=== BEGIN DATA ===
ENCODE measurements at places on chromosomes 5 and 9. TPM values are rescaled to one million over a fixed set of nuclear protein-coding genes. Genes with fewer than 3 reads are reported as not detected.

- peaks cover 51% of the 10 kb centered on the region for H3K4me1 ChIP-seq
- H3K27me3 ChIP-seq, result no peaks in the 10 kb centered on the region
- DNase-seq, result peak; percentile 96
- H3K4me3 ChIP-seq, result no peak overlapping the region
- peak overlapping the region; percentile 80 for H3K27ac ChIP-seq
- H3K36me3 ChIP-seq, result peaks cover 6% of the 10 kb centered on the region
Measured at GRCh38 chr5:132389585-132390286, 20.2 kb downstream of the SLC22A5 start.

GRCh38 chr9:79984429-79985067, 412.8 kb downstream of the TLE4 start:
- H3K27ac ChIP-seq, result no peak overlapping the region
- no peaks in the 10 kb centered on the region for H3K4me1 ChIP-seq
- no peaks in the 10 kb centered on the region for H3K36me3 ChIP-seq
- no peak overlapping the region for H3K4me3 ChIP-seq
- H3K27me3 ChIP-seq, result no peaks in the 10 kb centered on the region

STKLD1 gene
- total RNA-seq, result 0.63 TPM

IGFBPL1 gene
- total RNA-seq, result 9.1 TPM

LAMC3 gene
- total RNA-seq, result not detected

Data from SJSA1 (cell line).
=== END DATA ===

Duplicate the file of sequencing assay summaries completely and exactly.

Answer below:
ENCODE measurements at places on chromosomes 5 and 9. TPM values are rescaled to one million over a fixed set of nuclear protein-coding genes. Genes with fewer than 3 reads are reported as not detected.

- peaks cover 51% of the 10 kb centered on the region for H3K4me1 ChIP-seq
- H3K27me3 ChIP-seq, result no peaks in the 10 kb centered on the region
- DNase-seq, result peak; percentile 96
- H3K4me3 ChIP-seq, result no peak overlapping the region
- peak overlapping the region; percentile 80 for H3K27ac ChIP-seq
- H3K36me3 ChIP-seq, result peaks cover 6% of the 10 kb centered on the region
Measured at GRCh38 chr5:132389585-132390286, 20.2 kb downstream of the SLC22A5 start.

GRCh38 chr9:79984429-79985067, 412.8 kb downstream of the TLE4 start:
- H3K27ac ChIP-seq, result no peak overlapping the region
- no peaks in the 10 kb centered on the region for H3K4me1 ChIP-seq
- no peaks in the 10 kb centered on the region for H3K36me3 ChIP-seq
- no peak overlapping the region for H3K4me3 ChIP-seq
- H3K27me3 ChIP-seq, result no peaks in the 10 kb centered on the region

STKLD1 gene
- total RNA-seq, result 0.63 TPM

IGFBPL1 gene
- total RNA-seq, result 9.1 TPM

LAMC3 gene
- total RNA-seq, result not detected

Data from SJSA1 (cell line).